Thou Wast Mild and Lovely may very well be the most pretentious film I’ve enjoyed this year. The second feature from Josephine Decker (previously best known as the person who stripped completely naked before attempting to sit across from Marina Abramovic during her The Artist Is Present performance at the MoMA),1 shot pretty much back to back with her first full-length film Butter on the Latch, Thou Wast Mild and Lovely centres on the relationship between two farmers (played by Sophie Traub and Robert Longstreet) and a farmhand (Joe Swanberg) who begins working on their property in the wake of the death of his first child. Decker only weakly adheres to this set-up, however, using this basic introduction to explore a number of (admittedly interrelated) subjects like gendered power relations, infidelity, and even incest; how she deals with these themes is far more important than the film’s actual plot, which I would describe as loose at best.
Thou Wast Mild and Lovely really could have gone either way for me – I was often left wondering what was going on for the first 40 or so minutes of the film – but when I got into it, I really got into it and thanks to an inspired turn with about 20 minutes to go (one that is alluded to early on in the film but I never thought would be fully realised), I can honestly say I had a great time with the film and that it’s well worth checking out (if pretentious, low-budget, arty stuff is your kind of thing). As I don’t really want to get dive headfirst into the plot of the film as it is a bit of a one trick pony, and spoiling some of the bigger moments will detract from the overall experience, I’m going to talk about the technical strengths and weaknesses of Decker’s feature instead and hopefully give some insight into whether or not you’re the sort of person who will fit into Decker’s target audience.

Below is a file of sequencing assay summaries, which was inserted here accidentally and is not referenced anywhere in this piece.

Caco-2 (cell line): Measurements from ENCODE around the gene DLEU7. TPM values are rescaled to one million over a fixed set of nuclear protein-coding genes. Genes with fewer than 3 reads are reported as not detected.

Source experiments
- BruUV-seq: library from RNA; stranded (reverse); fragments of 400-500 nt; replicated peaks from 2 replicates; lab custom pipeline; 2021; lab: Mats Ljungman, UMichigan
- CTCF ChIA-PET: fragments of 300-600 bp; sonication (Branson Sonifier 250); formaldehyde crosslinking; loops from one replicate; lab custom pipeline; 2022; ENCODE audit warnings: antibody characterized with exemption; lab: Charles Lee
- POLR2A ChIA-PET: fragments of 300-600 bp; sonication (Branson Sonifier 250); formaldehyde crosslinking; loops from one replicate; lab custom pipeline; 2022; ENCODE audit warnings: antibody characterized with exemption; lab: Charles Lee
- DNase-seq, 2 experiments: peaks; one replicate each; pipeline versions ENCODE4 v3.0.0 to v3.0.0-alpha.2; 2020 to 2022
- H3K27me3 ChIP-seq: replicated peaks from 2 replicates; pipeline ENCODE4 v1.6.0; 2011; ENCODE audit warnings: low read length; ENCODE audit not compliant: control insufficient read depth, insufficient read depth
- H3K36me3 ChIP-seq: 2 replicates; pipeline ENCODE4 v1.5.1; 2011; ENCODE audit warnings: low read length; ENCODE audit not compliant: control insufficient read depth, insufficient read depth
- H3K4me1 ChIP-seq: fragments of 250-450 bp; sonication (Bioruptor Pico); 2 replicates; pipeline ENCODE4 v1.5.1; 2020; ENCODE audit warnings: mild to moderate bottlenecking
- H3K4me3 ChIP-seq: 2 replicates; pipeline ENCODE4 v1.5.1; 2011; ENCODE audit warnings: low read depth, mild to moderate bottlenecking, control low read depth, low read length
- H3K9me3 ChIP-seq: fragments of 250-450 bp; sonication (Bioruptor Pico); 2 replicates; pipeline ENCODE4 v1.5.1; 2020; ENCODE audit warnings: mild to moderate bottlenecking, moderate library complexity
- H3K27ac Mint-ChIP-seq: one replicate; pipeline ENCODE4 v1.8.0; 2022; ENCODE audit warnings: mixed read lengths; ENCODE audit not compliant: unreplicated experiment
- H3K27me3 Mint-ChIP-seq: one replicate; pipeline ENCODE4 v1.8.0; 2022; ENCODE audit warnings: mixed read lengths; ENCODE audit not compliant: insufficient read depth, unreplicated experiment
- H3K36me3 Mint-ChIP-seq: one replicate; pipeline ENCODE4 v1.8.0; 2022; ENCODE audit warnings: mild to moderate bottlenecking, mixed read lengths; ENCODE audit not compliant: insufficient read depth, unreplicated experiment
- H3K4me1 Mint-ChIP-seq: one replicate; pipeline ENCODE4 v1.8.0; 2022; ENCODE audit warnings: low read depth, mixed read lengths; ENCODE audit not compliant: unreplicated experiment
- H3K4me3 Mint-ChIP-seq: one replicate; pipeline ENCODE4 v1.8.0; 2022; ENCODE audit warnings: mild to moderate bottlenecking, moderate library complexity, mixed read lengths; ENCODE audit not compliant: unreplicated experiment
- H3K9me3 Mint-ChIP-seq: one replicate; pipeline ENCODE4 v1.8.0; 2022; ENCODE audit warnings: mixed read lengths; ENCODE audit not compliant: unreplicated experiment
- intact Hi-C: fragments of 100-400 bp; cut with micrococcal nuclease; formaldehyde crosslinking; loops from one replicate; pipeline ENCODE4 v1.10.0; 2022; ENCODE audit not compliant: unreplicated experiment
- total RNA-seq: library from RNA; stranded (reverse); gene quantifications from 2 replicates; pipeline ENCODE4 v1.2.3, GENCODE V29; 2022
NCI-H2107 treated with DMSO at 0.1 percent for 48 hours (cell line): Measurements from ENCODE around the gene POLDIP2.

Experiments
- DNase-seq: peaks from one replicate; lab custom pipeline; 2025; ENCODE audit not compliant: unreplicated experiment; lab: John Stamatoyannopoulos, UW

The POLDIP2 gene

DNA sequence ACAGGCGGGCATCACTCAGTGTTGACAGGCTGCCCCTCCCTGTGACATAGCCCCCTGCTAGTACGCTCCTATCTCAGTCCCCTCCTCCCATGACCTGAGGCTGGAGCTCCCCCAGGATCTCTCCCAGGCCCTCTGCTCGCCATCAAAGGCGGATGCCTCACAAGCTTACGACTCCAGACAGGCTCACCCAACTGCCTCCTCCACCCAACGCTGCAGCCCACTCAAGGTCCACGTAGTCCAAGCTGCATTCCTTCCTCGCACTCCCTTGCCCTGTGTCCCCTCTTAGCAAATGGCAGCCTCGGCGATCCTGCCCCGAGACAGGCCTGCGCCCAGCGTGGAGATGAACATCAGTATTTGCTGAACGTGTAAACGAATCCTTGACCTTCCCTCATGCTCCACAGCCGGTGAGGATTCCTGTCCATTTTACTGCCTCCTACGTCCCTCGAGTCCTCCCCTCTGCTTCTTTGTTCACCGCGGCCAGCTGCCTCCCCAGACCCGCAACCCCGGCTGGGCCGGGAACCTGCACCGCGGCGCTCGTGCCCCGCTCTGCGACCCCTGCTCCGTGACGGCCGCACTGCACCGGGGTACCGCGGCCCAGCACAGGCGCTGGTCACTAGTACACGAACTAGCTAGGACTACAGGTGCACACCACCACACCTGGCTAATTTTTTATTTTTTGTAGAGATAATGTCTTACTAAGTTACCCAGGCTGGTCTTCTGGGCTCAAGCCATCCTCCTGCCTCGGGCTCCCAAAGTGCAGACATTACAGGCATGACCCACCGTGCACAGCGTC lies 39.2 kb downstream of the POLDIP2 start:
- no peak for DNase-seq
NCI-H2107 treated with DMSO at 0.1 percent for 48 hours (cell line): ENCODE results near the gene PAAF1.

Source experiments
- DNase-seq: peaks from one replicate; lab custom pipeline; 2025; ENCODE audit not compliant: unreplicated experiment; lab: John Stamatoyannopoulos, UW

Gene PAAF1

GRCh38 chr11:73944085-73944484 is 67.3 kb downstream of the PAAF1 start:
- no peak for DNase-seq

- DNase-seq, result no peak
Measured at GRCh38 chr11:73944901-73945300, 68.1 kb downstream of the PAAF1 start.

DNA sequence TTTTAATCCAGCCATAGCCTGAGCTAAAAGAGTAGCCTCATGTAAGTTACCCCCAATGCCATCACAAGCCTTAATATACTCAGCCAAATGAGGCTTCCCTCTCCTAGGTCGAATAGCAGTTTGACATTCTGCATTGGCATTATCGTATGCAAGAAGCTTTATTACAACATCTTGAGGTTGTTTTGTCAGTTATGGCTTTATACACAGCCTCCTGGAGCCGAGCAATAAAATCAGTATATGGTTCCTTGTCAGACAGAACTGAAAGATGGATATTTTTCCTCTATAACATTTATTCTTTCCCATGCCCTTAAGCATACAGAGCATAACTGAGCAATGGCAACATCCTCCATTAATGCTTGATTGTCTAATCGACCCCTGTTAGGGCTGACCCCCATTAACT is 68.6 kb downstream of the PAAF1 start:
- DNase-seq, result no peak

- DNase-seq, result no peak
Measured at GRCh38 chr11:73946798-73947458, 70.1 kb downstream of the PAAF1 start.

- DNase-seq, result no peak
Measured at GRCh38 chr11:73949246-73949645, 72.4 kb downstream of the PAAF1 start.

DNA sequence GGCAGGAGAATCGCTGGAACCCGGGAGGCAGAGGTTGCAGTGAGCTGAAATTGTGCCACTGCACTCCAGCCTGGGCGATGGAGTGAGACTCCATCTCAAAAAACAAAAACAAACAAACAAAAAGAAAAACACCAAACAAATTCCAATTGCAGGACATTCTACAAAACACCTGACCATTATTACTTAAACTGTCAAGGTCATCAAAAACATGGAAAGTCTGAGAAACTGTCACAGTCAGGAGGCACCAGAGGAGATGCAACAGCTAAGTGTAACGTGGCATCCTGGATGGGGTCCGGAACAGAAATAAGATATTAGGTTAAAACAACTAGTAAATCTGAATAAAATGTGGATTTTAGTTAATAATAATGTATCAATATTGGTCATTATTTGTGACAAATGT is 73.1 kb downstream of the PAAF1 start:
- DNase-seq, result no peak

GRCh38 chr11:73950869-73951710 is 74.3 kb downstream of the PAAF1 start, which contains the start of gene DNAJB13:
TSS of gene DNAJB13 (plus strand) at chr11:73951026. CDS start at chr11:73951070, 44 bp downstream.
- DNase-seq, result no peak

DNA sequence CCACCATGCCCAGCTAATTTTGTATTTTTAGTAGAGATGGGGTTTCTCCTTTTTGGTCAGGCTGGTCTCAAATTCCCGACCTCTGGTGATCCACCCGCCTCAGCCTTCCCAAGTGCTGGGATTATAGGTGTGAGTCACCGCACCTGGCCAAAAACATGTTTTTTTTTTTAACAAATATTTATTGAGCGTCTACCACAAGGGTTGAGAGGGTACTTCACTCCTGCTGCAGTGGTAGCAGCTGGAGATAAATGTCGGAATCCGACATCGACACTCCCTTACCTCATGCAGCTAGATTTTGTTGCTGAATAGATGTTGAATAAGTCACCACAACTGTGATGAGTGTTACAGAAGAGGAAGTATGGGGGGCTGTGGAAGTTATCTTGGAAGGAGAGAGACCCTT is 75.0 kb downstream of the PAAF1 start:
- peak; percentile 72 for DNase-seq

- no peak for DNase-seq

First off, even if Thou Wast Mild and Lovely was flawlessly executed it would still definitely not be a film for everyone – the film places itself firmly within the lo-fi, “mumblecore”-y, micro-budget movie canon of the last decade or so and leans heavily on some of the tropes and features of these productions. If you can’t tolerate these techniques and cliches, Thou Wast Mild and Lovely is not the film that’s going to convert you. The cinematography, while beautiful and inspired, is fairly shaky, often to the point of obfuscating the action. While I didn’t mind this and thought that the technique added to the sort-of fever dream aesthetic Decker was going for, others will find the level of confusion this potentially causes frustrating, and will find it difficult to move past the camera-rattling to appreciate the beauty of the film’s idyllic setting. The film features occasional pretentious narration from Traub that I can only compare to the cat’s voiceover in Miranda July’s The Future – after the first couple of times this popped up I found it a little frustrating, adding nothing else to the film than its first interjections hadn’t already accomplished and edging me more towards the camp of “pretentious trash” than “fantastic art”. Thankfully, Thou Wast Mild and Lovely benefits from some pretty strong pacing, especially coming from a fairly new director. Whenever the film was starting to drag a little, Decker would introduce something new and weird for me to mull over. At a brisk 75 or so minutes I have little to complain about runtime-wise – the film never overstays its welcome and thankfully Decker avoids padding everything out to achieve a slightly more marketable runtime. What we get content-wise is (for the most part) on point, hard-hitting and relevant to the film overall. The acting is exactly what you’d expect, not perfect, not amazing, but refined enough to be enjoyable and packed with real, raw human emotion when it needs to be. Everybody commits to their characters and when everything gets a little outlandish the realism of the performances do wonders to sell some of the more ridiculous plot points.
Thou Wast Mild and Lovely is by no means a perfect film, but it’s a fairly strong effort and I’m glad to have seen it (I’m quite excited to check out her first effort Butter on the Latch off the back of it). Thou Wast Mild and Lovely is gaining a lot of traction on the festival circuit right now and I’m excited for a future in which we foster this sort of artistic film-making. Whether or not the films are masterpieces is debateable, but they definitely have something interesting and different to say, and while I could talk about this film’s influences for hours, Decker has undeniably approached the cinematic medium from an angle that wildly varies from what we are presented with by most modern cinema, and that alone is commendable.
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